Ross Ulbricht (born 1984) is a former darknet market operator most famous for creating and running the Silk Road market. He was jailed in 2013 on charges of money laundering, computer hacking, and conspiracy to traffic narcotics. 

In the world of the dark net, it seems that every activity has at least a shade of criminality to it. Indeed, one of the ways that the encrypted corners of the internet are most commonly used is as a platform for illegal dealings, including the buying and selling of recreational drugs and weapons.

The dark net has become a strange hideout for an odd combination of criminals, curious but innocent individuals, and politically oppressed people. Ulbricht, who used the pseudonym "Dread Pirate Roberts" online, will spend the rest of his life behind bars. Here's his story. 

Early Life and Silk Road Scandal

Ulbricht grew up near Austin, Texas, studying physics at the University of Texas at Dallas and then Pennsylvania State University to pursue a masters program in materials science and engineering. During this time, Ulbricht developed a keen interest in libertarian views of economic theory. He became a supporter of the political philosopher Ludwig von Mises and aligned his views with prominent libertarian politicians.

In 2009, upon his graduation from Penn State, Ulbricht returned to Austin set on becoming an entrepreneur. His early attempts were unsuccessful, and he moved between a number of jobs. He tried his hand at day trading and even at developing video games, as well as founding a company to sell books online.

It was during this time that Ulbricht first developed the idea of creating an online marketplace utilizing Tor encryption and bitcoin, which was still in its nascent stages at the time.

By adopting encryption and cryptocurrency, Ulbricht believed that his marketplace could provide anonymity and security for its participants, allowing them to avoid government scrutiny. Tor passes user information through a vast network of encryption procedures, effectively disguising the identity and location of participants on the network, while bitcoin offers a decentralized and anonymous transactional platform. This early idea would eventually develop into the Silk Road marketplace.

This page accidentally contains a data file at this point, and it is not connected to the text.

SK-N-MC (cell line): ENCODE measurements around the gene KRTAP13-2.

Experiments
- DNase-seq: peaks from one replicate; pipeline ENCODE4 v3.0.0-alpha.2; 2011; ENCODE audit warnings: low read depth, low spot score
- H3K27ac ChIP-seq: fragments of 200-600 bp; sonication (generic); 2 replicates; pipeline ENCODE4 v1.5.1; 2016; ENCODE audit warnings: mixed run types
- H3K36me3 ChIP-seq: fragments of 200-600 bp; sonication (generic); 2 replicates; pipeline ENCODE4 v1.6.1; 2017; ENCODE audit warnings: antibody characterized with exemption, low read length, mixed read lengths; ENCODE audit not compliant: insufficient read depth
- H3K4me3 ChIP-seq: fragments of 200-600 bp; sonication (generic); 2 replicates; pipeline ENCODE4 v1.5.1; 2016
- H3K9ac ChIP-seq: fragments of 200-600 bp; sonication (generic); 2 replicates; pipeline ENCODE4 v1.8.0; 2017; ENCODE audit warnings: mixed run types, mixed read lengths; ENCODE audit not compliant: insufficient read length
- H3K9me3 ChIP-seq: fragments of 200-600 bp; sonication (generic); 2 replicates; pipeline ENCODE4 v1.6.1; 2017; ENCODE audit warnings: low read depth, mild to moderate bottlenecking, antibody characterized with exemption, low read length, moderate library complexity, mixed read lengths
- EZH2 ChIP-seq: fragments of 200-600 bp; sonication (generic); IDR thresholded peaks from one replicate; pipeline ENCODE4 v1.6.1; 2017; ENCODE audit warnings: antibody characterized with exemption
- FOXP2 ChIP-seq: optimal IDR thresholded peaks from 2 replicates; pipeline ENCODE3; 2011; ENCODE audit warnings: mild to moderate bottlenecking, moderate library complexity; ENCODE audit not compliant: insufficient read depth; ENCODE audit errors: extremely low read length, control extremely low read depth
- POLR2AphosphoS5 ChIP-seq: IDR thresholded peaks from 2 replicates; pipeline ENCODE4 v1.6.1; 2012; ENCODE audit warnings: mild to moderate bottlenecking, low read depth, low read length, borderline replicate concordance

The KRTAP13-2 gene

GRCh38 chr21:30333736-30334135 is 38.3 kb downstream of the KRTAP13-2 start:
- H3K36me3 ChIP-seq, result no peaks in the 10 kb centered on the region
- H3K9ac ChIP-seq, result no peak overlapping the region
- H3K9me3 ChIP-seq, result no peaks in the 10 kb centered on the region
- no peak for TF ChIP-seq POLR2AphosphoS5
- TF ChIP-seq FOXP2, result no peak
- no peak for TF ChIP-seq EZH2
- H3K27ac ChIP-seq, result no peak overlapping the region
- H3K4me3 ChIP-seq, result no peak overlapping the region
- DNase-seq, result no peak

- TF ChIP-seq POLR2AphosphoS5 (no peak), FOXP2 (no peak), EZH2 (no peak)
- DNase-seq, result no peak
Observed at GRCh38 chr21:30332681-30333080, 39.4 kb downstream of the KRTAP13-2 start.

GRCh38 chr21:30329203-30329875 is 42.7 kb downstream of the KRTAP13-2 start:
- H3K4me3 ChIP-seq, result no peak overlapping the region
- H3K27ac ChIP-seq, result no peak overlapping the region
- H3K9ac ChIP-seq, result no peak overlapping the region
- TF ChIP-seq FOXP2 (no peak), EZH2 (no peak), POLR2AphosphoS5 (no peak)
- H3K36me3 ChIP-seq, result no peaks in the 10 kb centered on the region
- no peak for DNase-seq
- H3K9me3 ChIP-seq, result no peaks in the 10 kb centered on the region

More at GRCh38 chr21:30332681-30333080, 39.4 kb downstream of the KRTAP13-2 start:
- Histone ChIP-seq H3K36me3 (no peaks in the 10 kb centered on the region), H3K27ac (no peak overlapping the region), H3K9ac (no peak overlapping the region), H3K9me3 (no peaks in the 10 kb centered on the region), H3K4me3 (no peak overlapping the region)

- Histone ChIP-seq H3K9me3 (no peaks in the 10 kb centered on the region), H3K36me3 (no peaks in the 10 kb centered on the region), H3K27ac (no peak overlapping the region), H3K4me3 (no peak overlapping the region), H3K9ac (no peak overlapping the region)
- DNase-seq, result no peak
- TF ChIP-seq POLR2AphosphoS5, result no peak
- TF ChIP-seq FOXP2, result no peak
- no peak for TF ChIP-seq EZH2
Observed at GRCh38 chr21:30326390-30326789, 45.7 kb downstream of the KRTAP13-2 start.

Ross Ulbricht, Dark Net Pirate

Ulbricht founded Silk Road in 2011, calling himself "Dread Pirate Roberts" online, in a nod to the hit 1987 movie The Princess Bride. He envisioned Silk Road as a "means to abolish the use of coercion and aggression amongst mankind," according to his LinkedIn page.

He also said he was "creating an economic simulation to give people a first-hand experience of what it would be like to live in a world without the systemic use of force."

Silk Road became popular over a very short span of time. When numerous media outlets picked up stories on the market in mid-2011, a significant amount of interest developed in the site and traffic increased exponentially. Of course, as the site became more widely known, authorities also made moves to identify Silk Road users and to shut down the site. Nonetheless, Silk Road remained a popular black market, focused on the sale of illegal drugs, through 2013.

In early 2013, an Australian drug dealer was the first individual to be convicted of crimes directly linked to the Silk Road. From this point, identification of users of Silk Road continued to develop, and eventually the FBI determined that Ulbricht was the founder and owner of Silk Road. He was arrested on October 2, 2013 in San Francisco, and was later indicted on charges of computer hacking, conspiracy to traffic narcotics, money laundering, and attempting to have six people killed.

Authorities alleged that Ulbricht had paid more than $700,000 to have the murders carried out, although no murders ultimately took place. In the process of shutting down Silk Road, the FBI seized 26,000 bitcoins, worth nearly $4 million at the time. At the time of his arrest, Ulbricht's net worth topped $28 million.

Trial, Imprisonment and Attempted Appeal

Ulbricht's trial began in January 2015 in Manhattan. Ultimately, charges of procuring murder were dropped, but Ulbricht was convicted of all other charges. The trial was a highly publicized and charged event, with the presiding judge receiving death threats from presumed Silk Road supporters.

Prior to his sentencing, Ulbricht stated via a letter to the judge that his actions were linked to his libertarian ideals and that "Silk Road was supposed to be about giving people the freedom to make their own choices." On May 29, 2015, Ulbricht was sentenced to two life imprisonment terms to be served concurrently without the possibility of parole.

Ulbricht attempted to appeal, and in May 2017, the United States Court of Appeals for the Second Circuit denied his attempt. As of December 2017, Ulbricht had appealed to the Supreme Court, with attorneys arguing that his case involves unresolved constitutional questions regarding the Fourth Amendment and the digital age.

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